Davis can walk because her motor nerve is intact. It's her sensory nerve that was traumatized and had to be treated. "She couldn't be doing better as far as we're concerned," Richman said.

Her right leg didn't need the operation, but nerve damage still stole most of the feeling.

In the ensuing haze Davis must have tried to walk around the hospital, but she only remembers the nightmares, hallucinations, the loss of some vision in one eye, her dead, numb legs.

She had moved to a tiny studio in New York. She could not walk down the stairs or stand in the shower or buy groceries. She stopped talking to her old teammates, her coaches.

"I didn't really have a life," she says. Her father told her to get help. "Fine," she said, and she drove to Ocala.

The others would later tell her that when she walked into the the Refuge, a treatment center where patients live in cabins in the middle of the woods, she hobbled like a little old lady about to fall over. She was diagnosed with post-traumatic stress disorder.

In group therapy she found common ground with a Russian girl about her age who, as a child, had overheard her mother's boyfriend kill her in the next room. The girl liked to run along the levee to a bush about 2 miles away, then run back. Would Davis like to run with her?

It was summer and it was hot and cottonmouth snakes sat all along the trail, their mouths open, waiting for the girls to run by. It's hard to explain, Davis says, of the numbness hitting the ground. It is a little bit like running on air, but, weak and powerless. She was clumsy. She fell. Still her body knew how to move.

First she ran with the girl, then alone. In between therapy — talking and accepting that who she had been had died — Davis began running to the bush and back three times every day. Twelve miles in all.

One day another friend from therapy gave her a pair of soccer cleats. Bright pink. Part of Davis' therapy was to say "goodbye" to things. She had driven to Boynton Beach, where her abuser was living, and said goodbye to him. Now, she threw the cleats into a tree. "Goodbye, soccer," she said.

Davis says she meant it. But on a field trip to a Walmart, she bought a soccer ball.

• • •

The scoreboard sounded like a siren as it finished its countdown to game time. Davis had been warming up. She walked the white sideline back to the bench.

This was not just the last home game of the season, and a must-win to make the playoffs, but also Senior Night: the last game for four girls on Davis' team. They read off inside jokes about perfume, lockers, hashtags and organic chemistry. "I'll never forget when you scored a goal and your mom bought you a car."

When Davis had called her former coach at Florida and told her she wanted to go back to college, to play again, Becky Burleigh was shocked. She asked Davis, is this really what you want?

"I thought I needed to finish my soccer career," Davis says, "to move on and process my life."

Burleigh called Fotopoulos. Long before coaching at Eckerd, Fotopoulos knocked in the winning goal for the Florida team at the 1998 NCAA championship.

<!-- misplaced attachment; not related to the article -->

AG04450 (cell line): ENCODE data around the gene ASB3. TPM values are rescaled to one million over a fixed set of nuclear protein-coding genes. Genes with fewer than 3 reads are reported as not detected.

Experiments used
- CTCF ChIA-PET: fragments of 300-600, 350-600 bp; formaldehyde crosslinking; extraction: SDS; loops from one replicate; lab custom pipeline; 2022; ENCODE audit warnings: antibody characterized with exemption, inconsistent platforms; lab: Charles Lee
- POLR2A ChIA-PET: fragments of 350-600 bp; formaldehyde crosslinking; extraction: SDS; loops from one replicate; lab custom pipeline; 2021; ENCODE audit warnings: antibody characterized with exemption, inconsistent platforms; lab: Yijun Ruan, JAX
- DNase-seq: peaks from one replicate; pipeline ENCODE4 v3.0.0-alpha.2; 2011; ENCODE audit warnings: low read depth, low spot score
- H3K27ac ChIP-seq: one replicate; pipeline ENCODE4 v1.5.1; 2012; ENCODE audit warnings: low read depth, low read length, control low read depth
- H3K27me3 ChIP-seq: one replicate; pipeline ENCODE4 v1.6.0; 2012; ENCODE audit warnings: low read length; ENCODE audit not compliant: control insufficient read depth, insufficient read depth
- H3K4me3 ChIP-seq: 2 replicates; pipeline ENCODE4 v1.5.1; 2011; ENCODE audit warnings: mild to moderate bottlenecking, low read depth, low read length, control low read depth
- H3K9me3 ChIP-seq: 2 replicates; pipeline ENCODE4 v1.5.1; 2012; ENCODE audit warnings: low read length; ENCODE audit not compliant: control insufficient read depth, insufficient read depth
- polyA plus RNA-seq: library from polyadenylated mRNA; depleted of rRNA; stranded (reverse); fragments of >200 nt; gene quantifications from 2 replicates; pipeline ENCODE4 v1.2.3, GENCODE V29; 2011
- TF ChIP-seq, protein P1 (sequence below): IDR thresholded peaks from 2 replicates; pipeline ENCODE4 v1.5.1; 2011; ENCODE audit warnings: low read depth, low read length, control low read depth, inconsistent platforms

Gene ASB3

At preseason in August, Davis was too skinny to take a hit and could only play for 15 minutes of the two-hour practices. She couldn't kick the ball in the air.

When the season began, Davis played 10 minutes of each half. "She might not have been making great plays or being flashy," Fotopoulos says, "but she was out there and she was doing her role, and she was getting better."

At first, when Davis went for the ball, her body would follow her legs. Then she started leaning in, sprinting to the ball. Instead of sitting 10 yards off from a tackle, she started going in, winning the ball. Playing the entire game.

The week before Eckerd's last home game, playing Nova Southeastern, Davis scored a goal: a 30-yard shot in the air. "For me and her, just because we both know how far she had come, it was so awesome," Fotopoulos says.

Davis didn't see it that way. The team lost in overtime. That night, at nearly 1 a.m., Davis texted her coach. She said the loss was her fault. She put the ball in scoring position for Nova, didn't she?

• • •

Eckerd lost its last home game 9-1. Davis hit a couple passes, had a good kick downfield. But mostly she ran, back and forth.

The school plays in a competitive Division II conference. But it's not Texas or Florida or everywhere she dreamed she'd play.

While 81 percent of Eckerd students live on campus, Davis lives alone in Pass-a-Grille. She goes into the girls' dorms and sees soccer posters on their walls and she wonders if soccer is their life's passion like it is hers.

It should be a happy experience, playing again, she says. She knows it should be.

After the matches, after the practices, after the scrimmages and the strength training, Davis practices alone, sometimes with just one ball. She sets it down, kicks it into the net, walks to the goal, picks the ball up, walks back.

She sets it down, kicks it into the net, walks to the goal, picks the ball up, walks back.

She sets it down ...

She does not like to lose. She does not like being slower and clumsier and feeling weak.

She's not feeling challenged, she says, "which makes me feel like I'm just going through the motions."

Soccer was her life, wasn't it?